Wal-Mart wants to make its most energy intensive products 25 percent more efficient in the next three years.
CEO Lee Scott outlined additional steps the world's largest retailer wants to take to improve its environmental footprint in a speech Wednesday. That includes strengthening environmental, social and ethical standards for its suppliers, some of whom could be paid more if they meet Wal-Mart's wishes.
"Our customers want products that make them feel good about their purchases," Scott said. "They want to walk into our stores and be confident that the products on our shelves are safe and durable. They also want products that are made in a way that is consistent with their own personal values."
The speech was designed to build upon the goals Scott described in 2005: using 100 percent renewable energy, achieve zero waste, and selling eco-friendly products.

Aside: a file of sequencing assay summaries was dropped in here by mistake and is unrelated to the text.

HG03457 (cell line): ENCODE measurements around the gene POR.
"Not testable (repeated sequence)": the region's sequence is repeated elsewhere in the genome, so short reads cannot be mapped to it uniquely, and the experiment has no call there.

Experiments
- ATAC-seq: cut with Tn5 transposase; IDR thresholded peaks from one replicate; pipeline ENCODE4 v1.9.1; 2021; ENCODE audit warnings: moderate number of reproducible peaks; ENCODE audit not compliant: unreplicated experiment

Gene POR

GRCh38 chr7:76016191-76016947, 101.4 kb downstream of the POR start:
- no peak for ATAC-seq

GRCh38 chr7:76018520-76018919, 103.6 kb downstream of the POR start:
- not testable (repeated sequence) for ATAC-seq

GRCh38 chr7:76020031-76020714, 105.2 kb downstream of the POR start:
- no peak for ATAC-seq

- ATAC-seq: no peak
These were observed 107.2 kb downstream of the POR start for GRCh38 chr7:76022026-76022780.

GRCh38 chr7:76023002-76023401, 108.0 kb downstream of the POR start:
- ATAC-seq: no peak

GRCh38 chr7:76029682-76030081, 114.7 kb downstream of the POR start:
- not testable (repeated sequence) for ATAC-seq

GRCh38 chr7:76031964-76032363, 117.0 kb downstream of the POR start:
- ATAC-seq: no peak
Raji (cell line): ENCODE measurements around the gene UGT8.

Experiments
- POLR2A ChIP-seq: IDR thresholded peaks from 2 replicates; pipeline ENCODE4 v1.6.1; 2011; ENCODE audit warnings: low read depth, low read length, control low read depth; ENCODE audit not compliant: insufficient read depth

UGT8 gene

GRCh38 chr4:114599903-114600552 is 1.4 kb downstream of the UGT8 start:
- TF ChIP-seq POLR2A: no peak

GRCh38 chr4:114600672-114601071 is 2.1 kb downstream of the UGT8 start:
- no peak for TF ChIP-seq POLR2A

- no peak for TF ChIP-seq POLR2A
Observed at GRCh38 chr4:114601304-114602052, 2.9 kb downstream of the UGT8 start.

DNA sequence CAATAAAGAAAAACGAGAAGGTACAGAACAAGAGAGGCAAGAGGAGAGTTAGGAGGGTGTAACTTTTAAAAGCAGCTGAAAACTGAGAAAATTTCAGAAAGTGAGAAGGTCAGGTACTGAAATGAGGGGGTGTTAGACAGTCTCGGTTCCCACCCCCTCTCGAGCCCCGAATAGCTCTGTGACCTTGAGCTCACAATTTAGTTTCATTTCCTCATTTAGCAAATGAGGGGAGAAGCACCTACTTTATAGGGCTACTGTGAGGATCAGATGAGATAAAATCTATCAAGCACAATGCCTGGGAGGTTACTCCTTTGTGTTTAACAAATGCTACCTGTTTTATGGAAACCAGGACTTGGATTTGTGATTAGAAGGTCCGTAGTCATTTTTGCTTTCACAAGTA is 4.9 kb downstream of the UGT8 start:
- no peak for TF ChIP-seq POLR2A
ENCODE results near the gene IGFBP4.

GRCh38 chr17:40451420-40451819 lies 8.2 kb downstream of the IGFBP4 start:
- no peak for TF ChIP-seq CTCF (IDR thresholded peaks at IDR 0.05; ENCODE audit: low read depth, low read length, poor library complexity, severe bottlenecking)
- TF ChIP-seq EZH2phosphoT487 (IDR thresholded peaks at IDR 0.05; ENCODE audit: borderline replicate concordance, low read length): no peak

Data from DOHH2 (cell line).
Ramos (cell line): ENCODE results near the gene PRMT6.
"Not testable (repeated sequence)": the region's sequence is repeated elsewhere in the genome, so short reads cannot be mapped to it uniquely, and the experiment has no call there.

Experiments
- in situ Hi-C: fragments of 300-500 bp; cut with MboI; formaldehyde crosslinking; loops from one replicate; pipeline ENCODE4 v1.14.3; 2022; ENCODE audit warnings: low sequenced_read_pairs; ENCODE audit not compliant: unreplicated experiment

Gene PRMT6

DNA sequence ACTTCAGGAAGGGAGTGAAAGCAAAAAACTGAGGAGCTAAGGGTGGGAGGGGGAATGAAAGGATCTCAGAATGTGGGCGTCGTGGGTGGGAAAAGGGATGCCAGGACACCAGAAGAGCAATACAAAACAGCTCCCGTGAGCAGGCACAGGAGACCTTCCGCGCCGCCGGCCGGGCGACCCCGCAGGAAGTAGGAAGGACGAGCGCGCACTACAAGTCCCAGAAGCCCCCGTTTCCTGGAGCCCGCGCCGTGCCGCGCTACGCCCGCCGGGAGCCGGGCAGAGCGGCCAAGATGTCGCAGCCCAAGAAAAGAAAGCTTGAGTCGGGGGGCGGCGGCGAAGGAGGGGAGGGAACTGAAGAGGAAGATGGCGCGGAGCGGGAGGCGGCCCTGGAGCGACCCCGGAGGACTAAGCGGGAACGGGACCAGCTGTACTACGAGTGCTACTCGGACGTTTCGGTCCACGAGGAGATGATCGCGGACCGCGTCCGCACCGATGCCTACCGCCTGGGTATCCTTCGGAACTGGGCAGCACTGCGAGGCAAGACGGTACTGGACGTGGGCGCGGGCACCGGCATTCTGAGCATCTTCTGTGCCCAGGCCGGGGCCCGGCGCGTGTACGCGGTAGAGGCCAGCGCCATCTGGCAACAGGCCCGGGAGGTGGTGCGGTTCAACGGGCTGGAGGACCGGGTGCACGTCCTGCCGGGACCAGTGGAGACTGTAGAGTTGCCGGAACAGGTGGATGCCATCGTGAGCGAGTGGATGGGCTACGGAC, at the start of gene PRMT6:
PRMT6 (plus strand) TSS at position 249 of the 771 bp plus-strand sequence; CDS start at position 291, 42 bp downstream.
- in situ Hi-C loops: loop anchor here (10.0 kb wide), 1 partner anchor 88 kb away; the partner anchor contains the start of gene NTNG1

Among other announcements since then, the retailer has committed to only selling eco-friendly, high-concentrated laundry detergent and compact fluorescent lightbulbs, as well as measure the carbon footprint of seven product categories.
Scott said the company also would begin communicating the amount of energy required to make and use some of its energy-intensive products.
"Taking waste and non-renewable energy out of our supply chain reduces the amount of pollution and greenhouse gases our suppliers send into the atmosphere," Scott said.
"And helping our customers buy more sustainable products and be better stewards of the environment reduces their own carbon footprint.
In his speech, Johnson also said Wal-Mart wanted to contribute to making health care more affordable by focusing on e-prescribing, electronic health records and helping managers manage pharmacy benefit programs.
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